At Care Vision we believe care may never be the same again. Outstanding care truly is at the heart of everything we do, with a clear purpose of Less Admin, More Care. Growing up and working in a family owned care home, Rishi Jawaheer saw at first hand the main needs in the care sector; to cut down on the burden of manual paperwork while maintaining good practice and to encourage people to become more involved in care. Using his experience as a registered manager, with some of the smartest minds in tech, Rishi was driven to create Care Vision, an all in one cloudbased care management, system incorporating all your care and admin into one easy to use system. Presently the care industry has our work cut out to keep in line with statutory and legislative compliance in addition to the essential everyday tasks of looking after our clients. Care Vision acts as a bridge which uses technology that organises care work, ensures a safer, better and more intimate experience for every member of the community, from administration, the carer to family, friends and the people we care for. Care Vision provides An easy to use system for carers, managers, relatives; bringing care and admin into one platform; to manage time, attendance, rota, HR, housekeeping, maintenance and much more An E-mar system, fully compliant with NICE, reducing medication errors and keeping people safe An intuative daily notes section that can be completed at the point of service quickly and accurately A pictorial food order system that allows the individual to choose from a menu even if they forgot what a meal looks like Daily reminders in the form of care routines which reminds staff of key aspects of care for the individual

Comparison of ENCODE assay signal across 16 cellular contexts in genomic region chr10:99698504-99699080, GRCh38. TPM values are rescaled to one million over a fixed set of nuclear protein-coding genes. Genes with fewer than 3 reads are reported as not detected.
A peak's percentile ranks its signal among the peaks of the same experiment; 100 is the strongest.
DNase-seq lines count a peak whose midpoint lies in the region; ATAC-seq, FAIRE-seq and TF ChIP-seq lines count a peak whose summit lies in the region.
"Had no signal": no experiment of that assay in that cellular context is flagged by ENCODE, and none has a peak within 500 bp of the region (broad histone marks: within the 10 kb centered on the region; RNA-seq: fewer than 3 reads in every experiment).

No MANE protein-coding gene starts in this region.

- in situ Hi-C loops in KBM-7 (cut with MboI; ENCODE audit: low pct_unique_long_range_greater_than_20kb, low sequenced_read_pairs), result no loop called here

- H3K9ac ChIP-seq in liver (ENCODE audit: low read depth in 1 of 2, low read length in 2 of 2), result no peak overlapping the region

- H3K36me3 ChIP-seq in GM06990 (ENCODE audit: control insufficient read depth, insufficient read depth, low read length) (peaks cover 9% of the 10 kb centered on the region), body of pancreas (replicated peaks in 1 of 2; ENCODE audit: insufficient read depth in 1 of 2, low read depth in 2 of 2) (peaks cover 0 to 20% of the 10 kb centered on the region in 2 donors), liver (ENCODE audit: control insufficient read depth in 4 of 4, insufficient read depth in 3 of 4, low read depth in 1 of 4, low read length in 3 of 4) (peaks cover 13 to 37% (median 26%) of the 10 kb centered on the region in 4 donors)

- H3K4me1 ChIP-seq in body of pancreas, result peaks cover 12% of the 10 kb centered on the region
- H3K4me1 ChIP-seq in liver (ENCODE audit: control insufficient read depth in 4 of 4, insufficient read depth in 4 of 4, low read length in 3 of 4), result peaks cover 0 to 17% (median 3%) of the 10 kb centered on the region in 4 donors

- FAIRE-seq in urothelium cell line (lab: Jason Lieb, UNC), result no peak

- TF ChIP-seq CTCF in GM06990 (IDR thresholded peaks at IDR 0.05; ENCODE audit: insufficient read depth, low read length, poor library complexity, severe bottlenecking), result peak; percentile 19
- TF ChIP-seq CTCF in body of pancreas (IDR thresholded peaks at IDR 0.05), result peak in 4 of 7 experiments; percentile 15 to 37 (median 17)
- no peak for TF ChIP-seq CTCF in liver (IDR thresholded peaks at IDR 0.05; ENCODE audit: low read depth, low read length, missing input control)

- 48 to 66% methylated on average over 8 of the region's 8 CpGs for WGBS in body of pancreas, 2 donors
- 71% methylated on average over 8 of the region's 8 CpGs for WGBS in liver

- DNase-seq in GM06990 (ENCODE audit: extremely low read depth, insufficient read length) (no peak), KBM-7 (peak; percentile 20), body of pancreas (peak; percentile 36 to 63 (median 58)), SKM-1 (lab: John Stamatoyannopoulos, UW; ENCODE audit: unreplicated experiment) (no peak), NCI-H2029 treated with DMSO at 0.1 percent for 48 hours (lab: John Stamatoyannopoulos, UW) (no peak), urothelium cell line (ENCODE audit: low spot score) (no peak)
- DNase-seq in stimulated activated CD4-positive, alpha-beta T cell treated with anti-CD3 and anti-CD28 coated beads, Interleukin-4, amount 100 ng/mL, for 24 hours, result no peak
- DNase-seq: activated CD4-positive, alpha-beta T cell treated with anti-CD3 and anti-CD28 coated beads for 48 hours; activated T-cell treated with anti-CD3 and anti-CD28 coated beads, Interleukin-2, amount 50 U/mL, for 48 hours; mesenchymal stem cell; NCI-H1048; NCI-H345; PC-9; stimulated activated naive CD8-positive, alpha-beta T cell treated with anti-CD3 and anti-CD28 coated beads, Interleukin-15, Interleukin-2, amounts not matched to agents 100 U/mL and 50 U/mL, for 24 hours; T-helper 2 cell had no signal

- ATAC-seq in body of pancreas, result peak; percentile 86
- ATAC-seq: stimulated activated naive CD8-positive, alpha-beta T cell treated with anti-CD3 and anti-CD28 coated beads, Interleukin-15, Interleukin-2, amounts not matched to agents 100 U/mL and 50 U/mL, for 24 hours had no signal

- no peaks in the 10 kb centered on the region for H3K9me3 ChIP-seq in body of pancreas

Care Plans / Risk assessments/ Life stories which allows you to customise care plans to specifically suit the person’s needs. Reminding all about one’s history and who Is important in one’s life A family app that allows families to keep track of their loved one’s wellbeing through videos and pictures, which has been essential during the pandemic. Care Vision gives you the freedom to access it using mobile, tablet, laptop, or pc in real time whilst safely securing and storing data. within the platform. Built flexibly to adapt to services of any size, large or small, Care Vision’s structured, interactive features engage carers in sharing information with the end-user and their family. Registered manager and director of Summerhayes Care says “The carers have taken to Care Vision like a duck to water and the information that we are gathering is streets ahead of the previous system we used we are very impressed. They make it easy to understand and nothing is any trouble. I highly recommend taking a look at this system if you are wanting to meet your quality standards and CQC requirements”.